Rivanna Water and Sewer Authority
Rivanna Water and Sewer Authority
Projects and Reports

Meadow Creek Interceptor Project

What is the Meadow Creek Interceptor

The existing Meadow Creek Interceptor is approximately 22,800 linear feet of pipe and was built in the 1950s by the City of Charlottesville. Its purpose was to transport wastewater from sewer lines serving land within the Meadow Creek watershed to the old Meadow Creek Wastewater Treatment Plant located near Penn Park Lane.

The City of Charlottesville conveyed the Meadow Creek Interceptor to the Rivanna Water & Sewer Authority (RWSA) in 1973 when RWSA was created through a four-party agreement. Later when the construction of the Rivanna Interceptor was completed by RWSA, the Meadow Creek Interceptor was connected to the new Rivanna Interceptor to transport flows to the expanded Moores Creek Wastewater Treatment Plant. The City's Meadow Creek Wastewater Treatment Plant was then decommissioned. Today the Meadow Creek Interceptor transports an average of 4-5 million gallons per day of wastewater.

The existing Interceptor Sewer Pipe consists of 21" to 36" diameter of clay pipe, clay tile lined concrete pipe and ductile iron pipe stream crossings.

About the Project

Rivanna Water & Sewer Authority, partnering with the City of Charlottesville and the Albemarle County Service Authority, is preparing to upgrade the Meadow Creek Interceptor, a large-diameter sewer pipe serving the eastern part of the City of Charlottesville and the urban ring of Albemarle County. Through working together, the parties have established realistic goals to meet the environmental needs of the community, while upgrading the aging infrastructure that is crucial to reliable, uninterrupted sewer services.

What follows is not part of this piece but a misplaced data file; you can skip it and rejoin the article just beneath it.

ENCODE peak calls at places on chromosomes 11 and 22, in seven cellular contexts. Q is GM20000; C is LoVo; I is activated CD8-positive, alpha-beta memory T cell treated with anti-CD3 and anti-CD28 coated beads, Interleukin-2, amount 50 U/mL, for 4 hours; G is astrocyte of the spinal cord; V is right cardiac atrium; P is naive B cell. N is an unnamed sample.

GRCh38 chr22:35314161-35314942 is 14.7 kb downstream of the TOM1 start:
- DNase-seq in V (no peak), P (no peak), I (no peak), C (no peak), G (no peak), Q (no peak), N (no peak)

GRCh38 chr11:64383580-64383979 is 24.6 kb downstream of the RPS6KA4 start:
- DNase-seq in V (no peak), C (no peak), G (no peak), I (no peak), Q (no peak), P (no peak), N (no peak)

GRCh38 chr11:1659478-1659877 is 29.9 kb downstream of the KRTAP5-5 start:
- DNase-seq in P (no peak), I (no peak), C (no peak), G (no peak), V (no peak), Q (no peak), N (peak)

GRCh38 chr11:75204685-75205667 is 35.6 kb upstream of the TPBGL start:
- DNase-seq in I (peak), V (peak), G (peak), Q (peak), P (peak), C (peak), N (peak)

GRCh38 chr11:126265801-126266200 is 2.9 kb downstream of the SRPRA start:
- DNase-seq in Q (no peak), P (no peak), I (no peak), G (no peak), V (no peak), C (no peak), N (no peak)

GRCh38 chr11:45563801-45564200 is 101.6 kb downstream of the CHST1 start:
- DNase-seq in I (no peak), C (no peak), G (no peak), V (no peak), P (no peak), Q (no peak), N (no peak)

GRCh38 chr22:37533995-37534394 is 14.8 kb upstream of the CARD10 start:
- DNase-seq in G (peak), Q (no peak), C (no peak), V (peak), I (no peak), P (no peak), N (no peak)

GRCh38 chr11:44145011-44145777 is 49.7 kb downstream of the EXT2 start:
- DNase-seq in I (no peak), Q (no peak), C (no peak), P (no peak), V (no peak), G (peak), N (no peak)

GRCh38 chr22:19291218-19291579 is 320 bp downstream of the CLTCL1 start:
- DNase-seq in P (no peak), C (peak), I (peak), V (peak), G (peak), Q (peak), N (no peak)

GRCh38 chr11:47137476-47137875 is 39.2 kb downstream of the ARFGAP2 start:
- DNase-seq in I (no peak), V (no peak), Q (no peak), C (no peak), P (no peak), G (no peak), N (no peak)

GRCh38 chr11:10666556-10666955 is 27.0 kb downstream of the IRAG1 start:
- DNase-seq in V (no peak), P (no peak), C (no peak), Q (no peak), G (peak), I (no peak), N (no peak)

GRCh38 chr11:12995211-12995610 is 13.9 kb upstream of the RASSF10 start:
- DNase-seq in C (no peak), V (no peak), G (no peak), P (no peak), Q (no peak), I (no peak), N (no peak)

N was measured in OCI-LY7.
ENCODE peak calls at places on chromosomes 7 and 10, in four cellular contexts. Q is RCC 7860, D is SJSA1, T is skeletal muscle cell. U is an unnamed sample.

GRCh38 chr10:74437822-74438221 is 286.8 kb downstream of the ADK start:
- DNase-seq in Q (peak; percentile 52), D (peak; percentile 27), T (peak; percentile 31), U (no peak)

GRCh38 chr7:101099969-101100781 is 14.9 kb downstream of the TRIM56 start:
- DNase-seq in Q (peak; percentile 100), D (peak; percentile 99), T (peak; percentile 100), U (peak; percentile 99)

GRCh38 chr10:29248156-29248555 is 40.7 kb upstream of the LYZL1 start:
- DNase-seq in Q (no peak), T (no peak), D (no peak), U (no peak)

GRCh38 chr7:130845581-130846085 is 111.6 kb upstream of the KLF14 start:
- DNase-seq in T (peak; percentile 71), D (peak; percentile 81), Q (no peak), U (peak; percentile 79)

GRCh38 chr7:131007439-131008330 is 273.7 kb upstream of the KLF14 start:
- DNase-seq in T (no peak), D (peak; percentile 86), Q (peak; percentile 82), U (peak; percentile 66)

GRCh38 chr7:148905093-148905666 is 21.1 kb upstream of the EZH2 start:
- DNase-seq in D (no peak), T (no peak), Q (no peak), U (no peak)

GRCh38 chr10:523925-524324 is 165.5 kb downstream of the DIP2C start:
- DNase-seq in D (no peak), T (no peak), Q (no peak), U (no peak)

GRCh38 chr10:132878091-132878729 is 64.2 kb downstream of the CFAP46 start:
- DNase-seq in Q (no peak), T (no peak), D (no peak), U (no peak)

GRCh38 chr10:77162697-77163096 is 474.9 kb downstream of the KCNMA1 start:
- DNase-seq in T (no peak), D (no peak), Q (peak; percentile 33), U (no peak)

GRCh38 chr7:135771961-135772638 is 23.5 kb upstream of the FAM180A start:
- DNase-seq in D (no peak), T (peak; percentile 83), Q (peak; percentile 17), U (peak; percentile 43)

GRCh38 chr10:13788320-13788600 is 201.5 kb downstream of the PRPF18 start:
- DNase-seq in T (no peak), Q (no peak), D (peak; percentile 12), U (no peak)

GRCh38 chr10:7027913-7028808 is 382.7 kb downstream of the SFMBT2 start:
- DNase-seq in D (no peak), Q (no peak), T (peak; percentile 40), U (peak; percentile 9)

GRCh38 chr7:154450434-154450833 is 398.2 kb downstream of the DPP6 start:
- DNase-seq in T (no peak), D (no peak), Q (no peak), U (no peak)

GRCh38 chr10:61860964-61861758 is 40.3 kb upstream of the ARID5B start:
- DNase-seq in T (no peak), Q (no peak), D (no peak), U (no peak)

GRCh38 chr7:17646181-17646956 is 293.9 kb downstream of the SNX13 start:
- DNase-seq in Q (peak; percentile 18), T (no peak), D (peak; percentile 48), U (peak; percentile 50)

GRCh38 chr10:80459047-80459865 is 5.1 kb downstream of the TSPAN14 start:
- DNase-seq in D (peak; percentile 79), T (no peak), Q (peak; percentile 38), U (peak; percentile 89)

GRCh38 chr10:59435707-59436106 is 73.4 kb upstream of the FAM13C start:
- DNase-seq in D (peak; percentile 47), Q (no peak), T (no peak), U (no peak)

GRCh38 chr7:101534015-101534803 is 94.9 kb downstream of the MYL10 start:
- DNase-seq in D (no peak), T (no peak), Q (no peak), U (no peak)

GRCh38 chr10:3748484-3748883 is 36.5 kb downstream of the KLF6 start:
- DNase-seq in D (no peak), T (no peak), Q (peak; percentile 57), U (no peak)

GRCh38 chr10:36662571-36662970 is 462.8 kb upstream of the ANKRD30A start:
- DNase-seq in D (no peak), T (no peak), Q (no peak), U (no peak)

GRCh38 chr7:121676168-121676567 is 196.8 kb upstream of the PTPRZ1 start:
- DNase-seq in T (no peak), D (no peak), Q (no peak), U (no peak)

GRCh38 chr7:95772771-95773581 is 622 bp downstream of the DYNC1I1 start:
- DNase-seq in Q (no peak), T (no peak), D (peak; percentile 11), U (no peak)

In a consolidated strategy by the Authority, City, and County, the main goals for the Meadow Creek Interceptor upgrade are environmental ones, in both preserving and elevating the quality of the area's water resources, and working alongside the City's project to restore Meadow Creek back to its natural pattern.

The existing Meadow Creek system is more susceptible to breakage due to its age and undersized capacity, which in turn necessitates costly repairs. Due to the urbanization of the areas surrounding Meadow Creek, the character of the stream has changed, which causes erosion around the pipes and unsightly conditions to residents. Additionally, there has been increasing storm water infiltration, which stresses already maxed-out pipes, and creates the need to chemically and physically treat rainwater the same as sewage, adding to costs, use of chemicals, and additional nutrient discharge back into the environment. This project is being coordinated with efforts by the City and the Albemarle County Service Authority to aggressively reduce stormwater infiltration, and the size of the pipeline was selected to facilitate short-term environmental remediation and long-term economics.


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